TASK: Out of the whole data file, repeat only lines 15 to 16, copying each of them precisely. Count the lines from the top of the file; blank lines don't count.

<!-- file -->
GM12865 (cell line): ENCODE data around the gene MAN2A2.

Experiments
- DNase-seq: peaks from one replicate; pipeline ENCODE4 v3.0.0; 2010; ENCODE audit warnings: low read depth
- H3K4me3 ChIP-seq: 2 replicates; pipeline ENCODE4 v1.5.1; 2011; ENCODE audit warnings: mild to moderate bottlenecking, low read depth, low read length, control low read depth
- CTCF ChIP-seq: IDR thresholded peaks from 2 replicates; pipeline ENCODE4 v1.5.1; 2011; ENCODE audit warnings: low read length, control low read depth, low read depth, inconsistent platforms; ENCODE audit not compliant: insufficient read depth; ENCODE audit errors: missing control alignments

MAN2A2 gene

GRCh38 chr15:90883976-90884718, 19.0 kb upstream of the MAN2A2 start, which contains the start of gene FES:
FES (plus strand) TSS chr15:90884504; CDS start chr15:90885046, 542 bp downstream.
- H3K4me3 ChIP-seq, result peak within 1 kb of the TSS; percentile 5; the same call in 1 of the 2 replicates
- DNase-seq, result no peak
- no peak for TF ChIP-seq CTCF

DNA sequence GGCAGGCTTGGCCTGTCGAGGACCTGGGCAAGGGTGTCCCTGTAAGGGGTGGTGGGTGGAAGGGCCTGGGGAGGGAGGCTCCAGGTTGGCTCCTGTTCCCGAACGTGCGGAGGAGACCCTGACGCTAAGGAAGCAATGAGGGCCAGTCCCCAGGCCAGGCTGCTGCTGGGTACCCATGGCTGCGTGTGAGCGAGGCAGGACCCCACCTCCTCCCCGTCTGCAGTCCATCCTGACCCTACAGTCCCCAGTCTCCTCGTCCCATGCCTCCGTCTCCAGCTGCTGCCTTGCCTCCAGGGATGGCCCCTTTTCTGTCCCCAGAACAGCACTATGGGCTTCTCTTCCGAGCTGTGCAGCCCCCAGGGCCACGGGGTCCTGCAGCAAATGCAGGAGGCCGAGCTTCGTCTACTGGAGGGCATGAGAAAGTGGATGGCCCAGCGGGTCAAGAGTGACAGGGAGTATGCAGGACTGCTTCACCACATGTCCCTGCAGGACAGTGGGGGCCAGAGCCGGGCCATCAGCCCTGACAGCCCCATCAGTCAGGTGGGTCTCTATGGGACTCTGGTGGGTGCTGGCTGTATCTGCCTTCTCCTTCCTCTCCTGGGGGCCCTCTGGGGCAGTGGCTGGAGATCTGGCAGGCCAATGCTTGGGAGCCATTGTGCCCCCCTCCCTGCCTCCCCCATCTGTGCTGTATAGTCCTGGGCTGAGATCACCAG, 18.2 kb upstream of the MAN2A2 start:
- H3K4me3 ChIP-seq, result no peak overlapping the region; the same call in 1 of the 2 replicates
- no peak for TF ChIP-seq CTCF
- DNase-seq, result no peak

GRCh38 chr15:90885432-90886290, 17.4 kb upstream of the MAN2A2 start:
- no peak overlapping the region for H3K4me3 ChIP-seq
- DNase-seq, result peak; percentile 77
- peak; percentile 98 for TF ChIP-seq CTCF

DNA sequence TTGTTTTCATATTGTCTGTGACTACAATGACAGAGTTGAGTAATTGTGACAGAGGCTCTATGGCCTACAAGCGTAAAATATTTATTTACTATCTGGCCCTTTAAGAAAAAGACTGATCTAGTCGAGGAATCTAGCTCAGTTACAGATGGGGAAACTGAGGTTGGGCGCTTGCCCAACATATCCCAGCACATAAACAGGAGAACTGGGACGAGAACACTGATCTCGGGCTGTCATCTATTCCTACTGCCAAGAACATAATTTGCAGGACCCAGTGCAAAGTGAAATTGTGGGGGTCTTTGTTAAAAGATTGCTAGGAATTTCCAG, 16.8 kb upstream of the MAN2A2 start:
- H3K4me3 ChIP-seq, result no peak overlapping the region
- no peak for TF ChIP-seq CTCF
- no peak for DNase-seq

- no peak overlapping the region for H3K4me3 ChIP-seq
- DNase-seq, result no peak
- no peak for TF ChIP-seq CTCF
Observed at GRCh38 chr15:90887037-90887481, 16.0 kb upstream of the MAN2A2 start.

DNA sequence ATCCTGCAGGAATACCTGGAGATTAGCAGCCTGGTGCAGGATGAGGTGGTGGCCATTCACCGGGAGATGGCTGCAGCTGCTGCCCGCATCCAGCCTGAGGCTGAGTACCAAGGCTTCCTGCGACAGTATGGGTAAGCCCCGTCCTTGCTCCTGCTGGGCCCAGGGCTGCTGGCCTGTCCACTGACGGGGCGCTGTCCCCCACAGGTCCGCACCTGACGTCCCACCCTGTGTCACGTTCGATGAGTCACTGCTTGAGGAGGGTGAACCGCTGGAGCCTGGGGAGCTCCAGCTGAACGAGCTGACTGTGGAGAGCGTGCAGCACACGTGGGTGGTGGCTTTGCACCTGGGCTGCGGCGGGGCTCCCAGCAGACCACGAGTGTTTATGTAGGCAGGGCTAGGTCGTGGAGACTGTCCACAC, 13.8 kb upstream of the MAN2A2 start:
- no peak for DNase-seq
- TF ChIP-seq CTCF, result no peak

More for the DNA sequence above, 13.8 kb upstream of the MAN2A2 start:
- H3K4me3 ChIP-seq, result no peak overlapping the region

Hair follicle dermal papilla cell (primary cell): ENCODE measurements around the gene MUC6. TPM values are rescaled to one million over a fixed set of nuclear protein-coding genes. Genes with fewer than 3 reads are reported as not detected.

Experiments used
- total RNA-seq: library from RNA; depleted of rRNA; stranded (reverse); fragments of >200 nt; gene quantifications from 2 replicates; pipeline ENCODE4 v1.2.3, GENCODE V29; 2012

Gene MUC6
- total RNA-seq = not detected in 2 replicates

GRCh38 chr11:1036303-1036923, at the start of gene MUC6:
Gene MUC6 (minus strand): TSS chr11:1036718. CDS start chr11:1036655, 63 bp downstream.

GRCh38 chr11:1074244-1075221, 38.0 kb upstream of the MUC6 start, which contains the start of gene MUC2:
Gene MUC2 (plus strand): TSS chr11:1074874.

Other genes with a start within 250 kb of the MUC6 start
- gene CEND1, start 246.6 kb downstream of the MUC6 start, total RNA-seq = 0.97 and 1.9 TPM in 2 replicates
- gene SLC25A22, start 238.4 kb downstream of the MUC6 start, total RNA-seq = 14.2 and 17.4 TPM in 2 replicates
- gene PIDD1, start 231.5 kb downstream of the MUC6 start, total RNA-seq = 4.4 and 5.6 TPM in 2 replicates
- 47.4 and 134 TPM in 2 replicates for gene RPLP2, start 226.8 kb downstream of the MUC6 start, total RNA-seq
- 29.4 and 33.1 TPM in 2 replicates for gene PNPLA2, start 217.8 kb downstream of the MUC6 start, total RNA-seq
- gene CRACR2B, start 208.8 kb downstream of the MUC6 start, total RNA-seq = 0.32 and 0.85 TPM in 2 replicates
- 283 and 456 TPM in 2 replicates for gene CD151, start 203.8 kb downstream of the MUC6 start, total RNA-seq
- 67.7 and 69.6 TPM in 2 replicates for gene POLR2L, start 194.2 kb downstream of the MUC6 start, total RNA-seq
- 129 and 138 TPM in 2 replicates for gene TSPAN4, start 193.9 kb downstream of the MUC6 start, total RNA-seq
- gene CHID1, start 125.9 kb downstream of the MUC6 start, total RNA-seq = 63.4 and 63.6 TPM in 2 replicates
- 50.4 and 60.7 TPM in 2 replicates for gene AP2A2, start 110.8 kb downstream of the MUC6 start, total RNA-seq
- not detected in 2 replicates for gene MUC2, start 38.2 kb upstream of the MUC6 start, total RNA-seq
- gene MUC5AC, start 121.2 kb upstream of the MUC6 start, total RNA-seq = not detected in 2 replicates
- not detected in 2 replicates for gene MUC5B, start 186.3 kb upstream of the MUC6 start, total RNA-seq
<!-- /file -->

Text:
- DNase-seq, result no peak

GRCh38 chr15:90885432-90886290, 17.4 kb upstream of the MAN2A2 start: